I am always looking for a good romance story that touches your heart. It doesn't have to be all about the sex. I love having romance in a mystery, action or murder mystery. It makes it more interesting. I also believe in true love and soul mates. I love reading that in books also. Tore923@aol.com

Tina Donahue said...

Hey, Tore - sex is the cherry on top of the sundae - it's not the reason for the story, at least not for me. I like the sensual tension leading up to the sex, the HEA, the wooing. That, to me, is romance.

Pommawolf Emeraldwolfeyes said...

Tina I so agree withyou about the romance being lost in the stories. As for the music..agree as well. I want a story that draws me in to it. The development of each character as to who they are, how they came to be the way they are. Depth. I want reasons as to why I should care about them. Their humanity I guess you call it..*S* I love your comment:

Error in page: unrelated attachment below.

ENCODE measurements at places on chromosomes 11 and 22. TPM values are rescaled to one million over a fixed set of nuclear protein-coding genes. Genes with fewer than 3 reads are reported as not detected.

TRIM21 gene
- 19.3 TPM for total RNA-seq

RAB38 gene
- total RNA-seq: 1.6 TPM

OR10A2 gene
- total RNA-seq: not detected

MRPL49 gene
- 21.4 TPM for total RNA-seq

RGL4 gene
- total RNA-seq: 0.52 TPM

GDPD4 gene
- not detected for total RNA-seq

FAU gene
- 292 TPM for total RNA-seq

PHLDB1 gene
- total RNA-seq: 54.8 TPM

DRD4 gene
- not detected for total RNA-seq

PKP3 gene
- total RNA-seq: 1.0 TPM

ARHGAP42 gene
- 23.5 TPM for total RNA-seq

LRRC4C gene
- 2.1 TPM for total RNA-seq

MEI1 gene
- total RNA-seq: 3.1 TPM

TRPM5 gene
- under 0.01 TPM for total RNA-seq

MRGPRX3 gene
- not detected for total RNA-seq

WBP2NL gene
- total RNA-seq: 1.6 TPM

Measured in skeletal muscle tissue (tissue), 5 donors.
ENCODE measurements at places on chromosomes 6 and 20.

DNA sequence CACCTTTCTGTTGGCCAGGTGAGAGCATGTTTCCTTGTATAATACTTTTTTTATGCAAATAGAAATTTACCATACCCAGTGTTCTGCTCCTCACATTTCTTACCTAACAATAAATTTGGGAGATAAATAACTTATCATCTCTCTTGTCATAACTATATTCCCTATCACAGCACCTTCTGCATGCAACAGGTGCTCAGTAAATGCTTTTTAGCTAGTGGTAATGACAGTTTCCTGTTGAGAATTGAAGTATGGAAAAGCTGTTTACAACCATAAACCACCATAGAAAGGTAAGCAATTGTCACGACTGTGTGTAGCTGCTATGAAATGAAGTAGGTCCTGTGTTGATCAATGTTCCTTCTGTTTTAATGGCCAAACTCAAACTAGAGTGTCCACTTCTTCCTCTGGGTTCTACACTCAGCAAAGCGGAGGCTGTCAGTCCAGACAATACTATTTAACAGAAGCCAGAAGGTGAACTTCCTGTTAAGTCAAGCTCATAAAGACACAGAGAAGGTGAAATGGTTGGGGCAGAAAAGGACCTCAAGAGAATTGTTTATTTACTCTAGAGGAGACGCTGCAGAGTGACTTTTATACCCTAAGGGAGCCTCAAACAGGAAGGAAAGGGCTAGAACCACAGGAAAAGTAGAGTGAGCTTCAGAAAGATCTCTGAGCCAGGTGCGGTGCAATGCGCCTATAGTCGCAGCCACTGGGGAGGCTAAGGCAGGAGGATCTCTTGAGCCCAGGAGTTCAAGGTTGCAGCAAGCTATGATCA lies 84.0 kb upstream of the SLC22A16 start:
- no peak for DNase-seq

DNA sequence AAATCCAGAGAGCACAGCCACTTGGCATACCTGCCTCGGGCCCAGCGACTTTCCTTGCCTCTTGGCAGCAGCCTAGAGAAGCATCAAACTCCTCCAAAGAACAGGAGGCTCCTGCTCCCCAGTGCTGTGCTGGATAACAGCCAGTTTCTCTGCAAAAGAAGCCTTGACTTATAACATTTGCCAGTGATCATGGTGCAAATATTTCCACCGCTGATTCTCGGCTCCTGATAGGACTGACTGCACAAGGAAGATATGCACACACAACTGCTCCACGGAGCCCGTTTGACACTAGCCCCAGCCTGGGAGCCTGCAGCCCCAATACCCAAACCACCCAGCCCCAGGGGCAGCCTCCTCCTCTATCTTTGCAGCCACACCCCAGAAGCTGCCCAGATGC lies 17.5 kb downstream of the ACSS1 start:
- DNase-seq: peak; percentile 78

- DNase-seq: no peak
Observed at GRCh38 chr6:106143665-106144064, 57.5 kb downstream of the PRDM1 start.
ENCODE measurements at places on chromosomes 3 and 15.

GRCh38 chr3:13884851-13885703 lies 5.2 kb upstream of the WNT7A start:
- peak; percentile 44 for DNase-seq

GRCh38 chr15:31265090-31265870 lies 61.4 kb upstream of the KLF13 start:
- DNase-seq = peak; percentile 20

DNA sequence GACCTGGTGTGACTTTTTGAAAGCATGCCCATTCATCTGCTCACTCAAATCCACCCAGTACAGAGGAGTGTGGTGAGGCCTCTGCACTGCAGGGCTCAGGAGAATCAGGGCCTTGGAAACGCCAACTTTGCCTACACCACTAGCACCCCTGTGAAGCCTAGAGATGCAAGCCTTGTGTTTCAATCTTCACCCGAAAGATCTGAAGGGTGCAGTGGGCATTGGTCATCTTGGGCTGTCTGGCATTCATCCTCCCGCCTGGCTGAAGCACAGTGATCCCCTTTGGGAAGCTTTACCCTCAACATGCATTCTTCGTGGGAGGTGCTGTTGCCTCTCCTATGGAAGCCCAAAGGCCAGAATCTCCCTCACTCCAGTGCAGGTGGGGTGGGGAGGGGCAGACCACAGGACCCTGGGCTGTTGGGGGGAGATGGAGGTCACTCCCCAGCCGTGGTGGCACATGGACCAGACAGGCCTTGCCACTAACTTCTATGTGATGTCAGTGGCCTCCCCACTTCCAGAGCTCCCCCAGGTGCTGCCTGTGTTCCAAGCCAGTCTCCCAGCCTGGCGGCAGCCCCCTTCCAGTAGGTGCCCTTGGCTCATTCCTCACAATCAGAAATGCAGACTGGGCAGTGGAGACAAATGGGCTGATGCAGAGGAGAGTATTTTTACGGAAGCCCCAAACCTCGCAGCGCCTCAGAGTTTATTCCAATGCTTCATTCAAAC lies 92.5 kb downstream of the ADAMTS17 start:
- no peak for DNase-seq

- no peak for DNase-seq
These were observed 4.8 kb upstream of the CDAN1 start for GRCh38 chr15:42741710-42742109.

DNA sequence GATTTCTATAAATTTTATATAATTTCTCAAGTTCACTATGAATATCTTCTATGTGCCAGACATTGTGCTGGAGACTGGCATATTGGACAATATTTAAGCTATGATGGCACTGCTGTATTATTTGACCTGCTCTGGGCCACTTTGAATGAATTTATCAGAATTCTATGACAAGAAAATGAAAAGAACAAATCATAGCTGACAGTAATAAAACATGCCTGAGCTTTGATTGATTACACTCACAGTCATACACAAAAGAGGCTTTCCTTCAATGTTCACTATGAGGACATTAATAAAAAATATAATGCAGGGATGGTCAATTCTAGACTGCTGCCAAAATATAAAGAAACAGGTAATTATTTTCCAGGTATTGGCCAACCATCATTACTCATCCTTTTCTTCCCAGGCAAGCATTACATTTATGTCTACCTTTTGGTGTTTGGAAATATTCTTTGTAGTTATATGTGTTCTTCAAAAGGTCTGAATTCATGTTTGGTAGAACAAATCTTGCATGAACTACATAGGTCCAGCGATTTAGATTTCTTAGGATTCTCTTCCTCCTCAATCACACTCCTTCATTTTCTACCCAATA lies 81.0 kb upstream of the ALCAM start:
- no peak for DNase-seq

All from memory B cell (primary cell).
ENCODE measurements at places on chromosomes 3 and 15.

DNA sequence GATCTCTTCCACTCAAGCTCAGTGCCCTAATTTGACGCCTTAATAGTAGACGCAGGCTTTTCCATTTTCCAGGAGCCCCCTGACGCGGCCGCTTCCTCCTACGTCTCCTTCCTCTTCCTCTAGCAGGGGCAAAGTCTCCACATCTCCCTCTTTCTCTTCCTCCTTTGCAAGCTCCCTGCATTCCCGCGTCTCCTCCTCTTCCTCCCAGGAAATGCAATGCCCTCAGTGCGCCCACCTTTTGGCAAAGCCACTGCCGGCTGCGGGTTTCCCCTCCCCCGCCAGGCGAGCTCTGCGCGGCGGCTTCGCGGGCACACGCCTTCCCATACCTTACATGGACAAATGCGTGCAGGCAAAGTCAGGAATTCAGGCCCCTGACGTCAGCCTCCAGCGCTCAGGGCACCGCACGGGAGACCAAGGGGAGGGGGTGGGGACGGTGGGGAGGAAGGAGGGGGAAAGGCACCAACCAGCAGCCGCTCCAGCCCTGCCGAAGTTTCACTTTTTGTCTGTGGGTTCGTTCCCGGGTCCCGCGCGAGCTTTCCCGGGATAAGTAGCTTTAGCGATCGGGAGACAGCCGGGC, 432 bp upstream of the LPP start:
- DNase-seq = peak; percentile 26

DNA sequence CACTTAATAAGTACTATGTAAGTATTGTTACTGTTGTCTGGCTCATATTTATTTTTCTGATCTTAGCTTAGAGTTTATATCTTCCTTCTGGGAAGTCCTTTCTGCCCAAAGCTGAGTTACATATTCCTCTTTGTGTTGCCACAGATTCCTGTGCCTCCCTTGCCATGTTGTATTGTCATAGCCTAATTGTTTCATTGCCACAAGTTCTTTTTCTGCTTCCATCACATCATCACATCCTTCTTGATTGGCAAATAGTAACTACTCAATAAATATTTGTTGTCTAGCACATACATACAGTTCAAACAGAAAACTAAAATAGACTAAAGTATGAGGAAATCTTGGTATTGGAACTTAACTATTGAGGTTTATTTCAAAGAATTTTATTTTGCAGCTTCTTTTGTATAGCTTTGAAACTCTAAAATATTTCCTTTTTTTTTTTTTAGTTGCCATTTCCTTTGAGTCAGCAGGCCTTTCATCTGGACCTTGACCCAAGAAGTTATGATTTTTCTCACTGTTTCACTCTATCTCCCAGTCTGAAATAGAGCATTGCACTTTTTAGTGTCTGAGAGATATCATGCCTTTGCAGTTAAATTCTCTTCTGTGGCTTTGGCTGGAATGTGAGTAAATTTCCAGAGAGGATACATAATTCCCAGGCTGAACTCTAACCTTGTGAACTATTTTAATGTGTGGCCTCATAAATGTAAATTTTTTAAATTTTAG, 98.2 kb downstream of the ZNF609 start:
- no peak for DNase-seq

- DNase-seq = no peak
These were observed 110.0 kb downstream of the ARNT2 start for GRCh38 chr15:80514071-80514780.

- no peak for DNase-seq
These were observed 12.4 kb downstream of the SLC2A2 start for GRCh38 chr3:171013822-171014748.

"sex is the cherry on top of the sundae - it's not the reason for the story, at least not for me. I like the sensual tension leading up to the sex, the HEA, the wooing. That, to me, is romance."
Right dead on Tina! LOL

I love different kinds of music depending on my mood. But the rock n roll and the R&B have a deep sensuality for me. And some great country to...*S* Put great lyrics with rythmn & blues and it's pure sex and sensuality. It creates the emotions entwined with the romance for me as reader. Your statement is so dead on:
"After the shock wears off, so does the fascination with the story. Great stories, like great singers, shine with talent and hard work."

Thanks for the insight Tina...*S*

Tina Donahue said...

Hey, hon - great minds think alike, huh? :) Seriously, I'm so with you about the humanity and character development. I want to care about the characters. I want to cry, smile, laugh with them. If I don't, it's such a disappointment.